It is no secret that many of the world’s largest corporations are exploring the potential of blockchain technology and cryptocurrency. Secure, distributed ledgers promise to substantially improve efficiency across many business sectors as well as create entire new markets for goods and services. Among the leaders in this space is Samsung, which has initiated a wide range of projects that are clearly designed to push it to the forefront of the blockchain revolution.

The South Korean tech giant has long been known as an innovator, and is presently developing Nextledger as part of Samsung SDS, the companies IT division. Nextledger is a permissioned blockchain platform similar to Hyperledger. It has a very broad roadmap, with the ultimate goal of offering a range of enterprise blockchain solutions to global clients. One of these services will be to create a secure digital identity protocol, which could be used for a wide range of authentication and security applications. Nextledger will also be used for a wide range of financial transfers for both corporate and personal customers. These transfers could include remissions, purchases, or institutional crypto or fiat funds.

A key component of Samsung’s move into the blockchain space involves a recent partnership with Dutch banking giant ABN AMRO to develop a shipping logistics system based on the Nextledger platform. Pilot trials are currently underway at the port of Rotterdam. Employing blockchain technology into global marine transport (as previously discussed by Crypto-News) has the potential to reduce costs by as much as fifty-percent, and a number of platforms are making inroads into the space. However, Samsung may be at a significant advantage given its extensive experience in moving its own products around the world.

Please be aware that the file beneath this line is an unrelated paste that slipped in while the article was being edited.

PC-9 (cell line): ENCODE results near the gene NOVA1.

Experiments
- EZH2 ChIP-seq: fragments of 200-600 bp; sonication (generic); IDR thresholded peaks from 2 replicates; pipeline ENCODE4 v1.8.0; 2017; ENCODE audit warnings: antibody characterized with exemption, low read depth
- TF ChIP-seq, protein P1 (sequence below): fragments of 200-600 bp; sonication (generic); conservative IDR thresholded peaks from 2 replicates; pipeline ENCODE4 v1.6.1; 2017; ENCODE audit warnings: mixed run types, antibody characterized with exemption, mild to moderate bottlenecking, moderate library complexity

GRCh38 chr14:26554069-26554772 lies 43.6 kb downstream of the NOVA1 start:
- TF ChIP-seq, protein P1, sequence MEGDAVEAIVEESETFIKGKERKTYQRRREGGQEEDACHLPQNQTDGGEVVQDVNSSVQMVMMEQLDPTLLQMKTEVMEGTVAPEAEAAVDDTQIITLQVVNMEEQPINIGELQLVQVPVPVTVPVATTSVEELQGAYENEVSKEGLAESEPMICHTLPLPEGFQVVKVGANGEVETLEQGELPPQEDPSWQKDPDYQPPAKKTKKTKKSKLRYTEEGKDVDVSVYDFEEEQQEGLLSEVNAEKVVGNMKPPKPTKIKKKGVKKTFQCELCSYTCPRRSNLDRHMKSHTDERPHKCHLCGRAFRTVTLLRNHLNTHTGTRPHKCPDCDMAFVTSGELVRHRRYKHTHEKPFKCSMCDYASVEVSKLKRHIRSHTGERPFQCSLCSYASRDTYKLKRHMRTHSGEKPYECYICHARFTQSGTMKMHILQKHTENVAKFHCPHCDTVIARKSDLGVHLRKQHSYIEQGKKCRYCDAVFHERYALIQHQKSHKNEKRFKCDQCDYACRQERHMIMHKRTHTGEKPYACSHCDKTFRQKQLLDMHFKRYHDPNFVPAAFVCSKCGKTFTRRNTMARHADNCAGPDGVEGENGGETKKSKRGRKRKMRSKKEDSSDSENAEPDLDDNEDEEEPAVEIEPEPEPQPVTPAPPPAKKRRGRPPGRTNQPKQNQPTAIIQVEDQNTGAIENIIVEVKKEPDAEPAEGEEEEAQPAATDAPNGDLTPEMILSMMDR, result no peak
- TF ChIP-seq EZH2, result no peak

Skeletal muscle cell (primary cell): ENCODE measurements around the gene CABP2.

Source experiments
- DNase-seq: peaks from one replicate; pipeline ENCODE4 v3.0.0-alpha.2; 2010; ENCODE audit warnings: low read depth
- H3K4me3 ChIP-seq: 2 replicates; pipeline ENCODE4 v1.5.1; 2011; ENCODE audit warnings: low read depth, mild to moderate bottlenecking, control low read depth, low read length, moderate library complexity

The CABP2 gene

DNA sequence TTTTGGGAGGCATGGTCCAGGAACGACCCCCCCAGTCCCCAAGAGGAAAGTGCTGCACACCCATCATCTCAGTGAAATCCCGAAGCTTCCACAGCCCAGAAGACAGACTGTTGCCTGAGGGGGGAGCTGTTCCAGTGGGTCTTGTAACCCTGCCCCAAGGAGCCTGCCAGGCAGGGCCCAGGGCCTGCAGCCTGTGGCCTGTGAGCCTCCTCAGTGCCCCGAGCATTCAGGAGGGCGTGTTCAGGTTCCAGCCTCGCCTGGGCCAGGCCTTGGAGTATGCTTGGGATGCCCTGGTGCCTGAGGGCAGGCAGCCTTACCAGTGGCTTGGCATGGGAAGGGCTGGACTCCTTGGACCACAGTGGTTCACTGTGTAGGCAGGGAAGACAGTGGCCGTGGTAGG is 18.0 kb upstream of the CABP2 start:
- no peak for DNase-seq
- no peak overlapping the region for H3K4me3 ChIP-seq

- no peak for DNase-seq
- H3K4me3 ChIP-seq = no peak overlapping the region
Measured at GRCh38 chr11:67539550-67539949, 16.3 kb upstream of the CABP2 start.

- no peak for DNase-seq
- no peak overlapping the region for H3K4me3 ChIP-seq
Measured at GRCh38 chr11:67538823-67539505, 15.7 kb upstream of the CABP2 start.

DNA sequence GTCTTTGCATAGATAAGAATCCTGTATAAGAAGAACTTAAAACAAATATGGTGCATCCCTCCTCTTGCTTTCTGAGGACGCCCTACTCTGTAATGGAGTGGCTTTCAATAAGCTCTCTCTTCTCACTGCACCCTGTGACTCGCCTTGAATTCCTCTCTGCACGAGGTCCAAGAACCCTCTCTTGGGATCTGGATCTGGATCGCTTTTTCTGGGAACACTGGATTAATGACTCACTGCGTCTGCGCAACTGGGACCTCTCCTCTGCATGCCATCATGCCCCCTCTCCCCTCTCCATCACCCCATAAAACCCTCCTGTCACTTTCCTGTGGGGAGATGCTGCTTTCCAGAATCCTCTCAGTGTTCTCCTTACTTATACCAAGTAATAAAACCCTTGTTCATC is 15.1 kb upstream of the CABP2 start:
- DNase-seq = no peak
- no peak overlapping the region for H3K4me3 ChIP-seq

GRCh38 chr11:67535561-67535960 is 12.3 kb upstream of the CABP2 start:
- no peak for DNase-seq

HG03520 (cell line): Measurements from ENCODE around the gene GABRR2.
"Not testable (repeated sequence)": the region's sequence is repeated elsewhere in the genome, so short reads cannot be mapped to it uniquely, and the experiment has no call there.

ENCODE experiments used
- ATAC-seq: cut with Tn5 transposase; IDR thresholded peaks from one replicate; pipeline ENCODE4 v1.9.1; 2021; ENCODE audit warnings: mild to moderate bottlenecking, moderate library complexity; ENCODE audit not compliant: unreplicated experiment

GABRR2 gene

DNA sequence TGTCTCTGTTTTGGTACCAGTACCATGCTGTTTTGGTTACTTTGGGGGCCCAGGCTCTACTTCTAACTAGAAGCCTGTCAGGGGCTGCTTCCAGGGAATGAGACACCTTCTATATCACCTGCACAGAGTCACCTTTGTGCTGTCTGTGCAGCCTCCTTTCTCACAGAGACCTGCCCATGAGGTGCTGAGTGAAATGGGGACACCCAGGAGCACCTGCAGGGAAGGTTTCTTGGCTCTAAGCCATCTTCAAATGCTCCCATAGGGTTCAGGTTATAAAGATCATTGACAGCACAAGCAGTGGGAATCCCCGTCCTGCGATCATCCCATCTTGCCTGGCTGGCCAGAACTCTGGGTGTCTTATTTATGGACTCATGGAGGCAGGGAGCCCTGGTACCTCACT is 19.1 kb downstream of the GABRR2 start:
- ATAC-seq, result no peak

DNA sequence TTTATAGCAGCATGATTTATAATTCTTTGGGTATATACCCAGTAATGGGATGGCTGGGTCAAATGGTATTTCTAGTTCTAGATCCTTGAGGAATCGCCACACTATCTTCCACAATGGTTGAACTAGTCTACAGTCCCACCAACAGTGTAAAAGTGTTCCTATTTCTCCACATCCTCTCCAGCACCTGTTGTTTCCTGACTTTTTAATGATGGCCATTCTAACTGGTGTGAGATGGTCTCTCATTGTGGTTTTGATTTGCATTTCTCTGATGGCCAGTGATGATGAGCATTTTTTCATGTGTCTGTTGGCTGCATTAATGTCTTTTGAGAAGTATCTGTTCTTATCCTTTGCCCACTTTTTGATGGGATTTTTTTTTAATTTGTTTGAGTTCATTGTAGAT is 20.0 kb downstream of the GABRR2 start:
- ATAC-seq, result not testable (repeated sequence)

Samsung is also moving into crypto mining. Last year its chips began appearing in ASIC miners made by Innosilicon, and in September the company confirmed that it would be developing next generation 10 nm chips for Squire Mining, a Canadian manufacturer. Samsung’s scale and established expertise in processor manufacturing should no-doubt give it a tremendous competitive advantage in this sector, and could likely bring in other players.

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Most recently, leaked images have now surfaced of Samsung’s upcoming Galaxy S10 that show the smartphone with an integrated cryptocurrency wallet. Named “Samsung Blockchain Keystore,” it is rumored to be a cold wallet capable of storing Bitcoin, Ethereum, and ERC20 tokens. Although Samsung has not officially confirmed the wallet, in December it filed a trademark with the European Union for the name “Blockchain KeyStore.” It also filed trademarks for the names “Blockchain Core,” and “Blockchain key box.”

The inclusion of a crypto wallet in the S10 would be one of the most progressive steps yet taken by a company into the blockchain space. Such a move could be a catalyst for mass adoption, and would almost certainly be followed by other smartphone manufacturers. Also, it is possible that the wallet would work in concert with Samsung Pay, thus enabling users to use cryptocurrency for fiat purchases.

Given the range of projects that Samsung is working on, there is little doubt that the company is seeking to position itself as a global leader within the blockchain services industry. These actions could prove extremely profitable moving forward as distributed ledger technology goes mainstream. There is also little risk, as these projects do not represent a significant investment relative to Samsung’s size. Most importantly, by becoming an active player in the blockchain revolution, Samsung is pushing the technology forward, and creating an incentive for more major companies to become players in the space.